Originally Posted by robert sailor
I'm not judgmental generally but over the many years I've been around cruising I have met a ton of single
handers, they are a unique breed and don't tend to attract others to them. I guess this all makes sense as they tend to enjoy their own company much better than others.
To be honest, I am
judgmental. My judgments are most often based on how my experience with a particular place, individual, or thing compares with my own values and past experiences. That's really the only way I've found that works well enough for me (and I say this at age 72, not 27).
To get back to the solo sailing thing (my style for the last 30 plus years), there certainly is
a difference in how solo sailors interact with crewed boats. First off, when it comes to boat management and making a passage
there are obvious technical considerations (starting for example with merely hauling the anchor
and getting going while not whacking another yacht). It just gets more complicated from there on, making repairs
, keeping a good watch, etc. Solo sailors usually want to know how the other person did it, and with what kind of result.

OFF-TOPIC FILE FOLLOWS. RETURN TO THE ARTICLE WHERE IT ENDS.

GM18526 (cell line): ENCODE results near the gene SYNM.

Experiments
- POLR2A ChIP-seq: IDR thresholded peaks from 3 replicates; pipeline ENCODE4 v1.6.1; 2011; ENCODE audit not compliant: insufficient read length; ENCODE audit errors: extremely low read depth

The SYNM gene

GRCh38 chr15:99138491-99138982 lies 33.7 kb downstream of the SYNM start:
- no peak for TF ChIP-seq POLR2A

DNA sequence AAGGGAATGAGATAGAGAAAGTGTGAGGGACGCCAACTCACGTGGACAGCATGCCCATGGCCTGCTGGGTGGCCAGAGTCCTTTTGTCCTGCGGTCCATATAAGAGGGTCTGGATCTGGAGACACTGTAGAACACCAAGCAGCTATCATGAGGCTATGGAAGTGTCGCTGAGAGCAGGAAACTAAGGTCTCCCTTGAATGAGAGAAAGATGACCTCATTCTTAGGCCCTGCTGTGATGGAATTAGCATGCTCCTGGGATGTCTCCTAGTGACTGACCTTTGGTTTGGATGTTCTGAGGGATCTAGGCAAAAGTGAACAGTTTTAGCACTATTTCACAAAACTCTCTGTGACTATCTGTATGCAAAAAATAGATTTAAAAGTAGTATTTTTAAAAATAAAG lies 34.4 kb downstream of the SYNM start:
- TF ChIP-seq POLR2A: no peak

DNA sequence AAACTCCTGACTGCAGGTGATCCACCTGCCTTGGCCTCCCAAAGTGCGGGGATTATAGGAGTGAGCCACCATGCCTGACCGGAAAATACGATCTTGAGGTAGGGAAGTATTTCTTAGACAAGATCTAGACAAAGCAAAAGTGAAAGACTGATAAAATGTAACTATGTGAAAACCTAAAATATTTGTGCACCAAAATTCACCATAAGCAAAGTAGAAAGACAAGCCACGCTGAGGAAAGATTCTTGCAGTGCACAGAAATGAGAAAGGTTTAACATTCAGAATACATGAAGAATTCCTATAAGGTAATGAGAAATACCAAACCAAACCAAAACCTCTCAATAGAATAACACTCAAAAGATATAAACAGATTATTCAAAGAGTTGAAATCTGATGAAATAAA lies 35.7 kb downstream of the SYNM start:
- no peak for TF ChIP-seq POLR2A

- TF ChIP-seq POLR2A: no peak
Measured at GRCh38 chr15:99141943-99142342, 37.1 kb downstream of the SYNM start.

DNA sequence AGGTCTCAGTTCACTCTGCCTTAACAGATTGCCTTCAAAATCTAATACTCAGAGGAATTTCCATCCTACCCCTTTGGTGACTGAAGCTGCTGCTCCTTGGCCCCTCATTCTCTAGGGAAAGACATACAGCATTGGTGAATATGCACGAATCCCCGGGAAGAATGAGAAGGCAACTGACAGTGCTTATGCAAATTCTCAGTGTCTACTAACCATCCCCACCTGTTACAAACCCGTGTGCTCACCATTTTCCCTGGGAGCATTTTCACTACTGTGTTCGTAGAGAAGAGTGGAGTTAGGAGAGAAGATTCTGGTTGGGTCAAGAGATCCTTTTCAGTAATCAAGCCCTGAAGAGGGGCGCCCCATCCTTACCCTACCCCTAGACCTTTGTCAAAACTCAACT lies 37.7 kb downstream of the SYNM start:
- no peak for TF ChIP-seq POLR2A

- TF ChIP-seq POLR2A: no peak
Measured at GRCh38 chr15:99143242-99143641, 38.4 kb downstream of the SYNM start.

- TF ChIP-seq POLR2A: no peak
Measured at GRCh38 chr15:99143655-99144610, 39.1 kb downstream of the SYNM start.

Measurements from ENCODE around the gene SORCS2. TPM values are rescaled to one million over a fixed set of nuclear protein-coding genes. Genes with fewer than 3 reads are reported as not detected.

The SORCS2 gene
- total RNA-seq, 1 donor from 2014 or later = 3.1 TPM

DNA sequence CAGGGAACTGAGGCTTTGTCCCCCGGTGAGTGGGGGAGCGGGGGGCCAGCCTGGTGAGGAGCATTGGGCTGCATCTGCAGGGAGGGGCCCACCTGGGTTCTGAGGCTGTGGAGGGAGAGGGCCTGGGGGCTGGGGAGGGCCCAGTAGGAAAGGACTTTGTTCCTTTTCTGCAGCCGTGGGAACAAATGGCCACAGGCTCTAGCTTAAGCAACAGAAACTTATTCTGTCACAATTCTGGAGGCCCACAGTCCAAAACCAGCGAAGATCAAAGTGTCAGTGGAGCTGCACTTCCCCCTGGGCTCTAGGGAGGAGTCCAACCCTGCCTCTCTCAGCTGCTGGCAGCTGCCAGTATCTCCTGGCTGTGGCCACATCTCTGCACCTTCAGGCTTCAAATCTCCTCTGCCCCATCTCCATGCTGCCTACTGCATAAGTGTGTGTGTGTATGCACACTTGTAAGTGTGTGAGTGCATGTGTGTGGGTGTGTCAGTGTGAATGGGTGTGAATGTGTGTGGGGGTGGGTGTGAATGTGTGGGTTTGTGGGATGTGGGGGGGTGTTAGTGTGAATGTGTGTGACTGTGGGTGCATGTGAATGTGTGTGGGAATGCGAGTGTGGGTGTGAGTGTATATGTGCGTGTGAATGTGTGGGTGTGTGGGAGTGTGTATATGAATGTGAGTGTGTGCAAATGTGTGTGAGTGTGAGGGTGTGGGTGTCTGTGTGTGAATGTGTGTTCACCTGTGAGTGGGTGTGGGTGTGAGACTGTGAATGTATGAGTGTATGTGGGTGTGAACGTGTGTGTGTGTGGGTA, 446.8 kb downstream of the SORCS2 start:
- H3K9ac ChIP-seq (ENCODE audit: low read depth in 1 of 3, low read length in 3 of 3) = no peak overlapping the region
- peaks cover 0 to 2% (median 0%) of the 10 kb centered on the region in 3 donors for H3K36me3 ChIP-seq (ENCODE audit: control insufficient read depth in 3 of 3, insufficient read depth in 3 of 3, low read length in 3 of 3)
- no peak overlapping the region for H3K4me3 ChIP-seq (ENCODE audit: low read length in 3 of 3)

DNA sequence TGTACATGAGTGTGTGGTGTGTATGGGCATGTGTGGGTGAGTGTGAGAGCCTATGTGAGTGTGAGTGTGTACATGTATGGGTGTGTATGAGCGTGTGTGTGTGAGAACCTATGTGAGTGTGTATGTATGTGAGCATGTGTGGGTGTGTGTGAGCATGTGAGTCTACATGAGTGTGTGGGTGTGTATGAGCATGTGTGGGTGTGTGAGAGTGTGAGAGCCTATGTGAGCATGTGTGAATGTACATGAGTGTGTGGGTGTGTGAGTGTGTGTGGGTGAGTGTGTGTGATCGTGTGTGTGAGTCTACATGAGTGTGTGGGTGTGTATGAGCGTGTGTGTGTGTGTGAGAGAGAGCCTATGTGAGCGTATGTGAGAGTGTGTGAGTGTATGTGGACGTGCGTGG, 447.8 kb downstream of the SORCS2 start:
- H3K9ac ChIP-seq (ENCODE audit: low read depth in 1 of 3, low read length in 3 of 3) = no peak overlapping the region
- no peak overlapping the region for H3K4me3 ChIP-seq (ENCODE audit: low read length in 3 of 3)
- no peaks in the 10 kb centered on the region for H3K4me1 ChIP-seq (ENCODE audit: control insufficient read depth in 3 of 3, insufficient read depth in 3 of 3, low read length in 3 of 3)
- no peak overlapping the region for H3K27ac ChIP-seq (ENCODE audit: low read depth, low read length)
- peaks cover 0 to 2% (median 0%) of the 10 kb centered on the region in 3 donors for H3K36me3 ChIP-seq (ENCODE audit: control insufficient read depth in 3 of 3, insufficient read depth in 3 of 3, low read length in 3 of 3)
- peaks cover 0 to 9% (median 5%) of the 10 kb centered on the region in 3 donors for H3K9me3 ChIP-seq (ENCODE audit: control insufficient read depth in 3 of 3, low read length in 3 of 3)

In harbor there are also differences, some of which are related to the "third wheel" idea. I have had many good times and experiences with "he and she" crew over the years, but I'd hazard a guess that two "he and she" crews are perhaps more likely to have things in common than the "third wheel" arrangement. I say this having had many quite close friends of either sex along the way and therefore many quite candid and personal discussions. Still ...
One thing I have noticed that's peculiar to solo sailors (the majority of whom seem to be male, even these days) is that once a solor sailor comes into harbor, he or she really welcomes the warmth of interacting with another compatible human. This has universally been my own experience, as well as the experience of other solo sailors I know well.
So yes, there are differences between single-handers (who only rarely have only one hand) and crewed boats. Yet having what one might call an anti-social nature is not likely one of them. Note that I did not discuss the transition from crewed boat to solo sailor that I've observed often in harbor, while (usually) she exits the boat with duffle bag and he scratches his head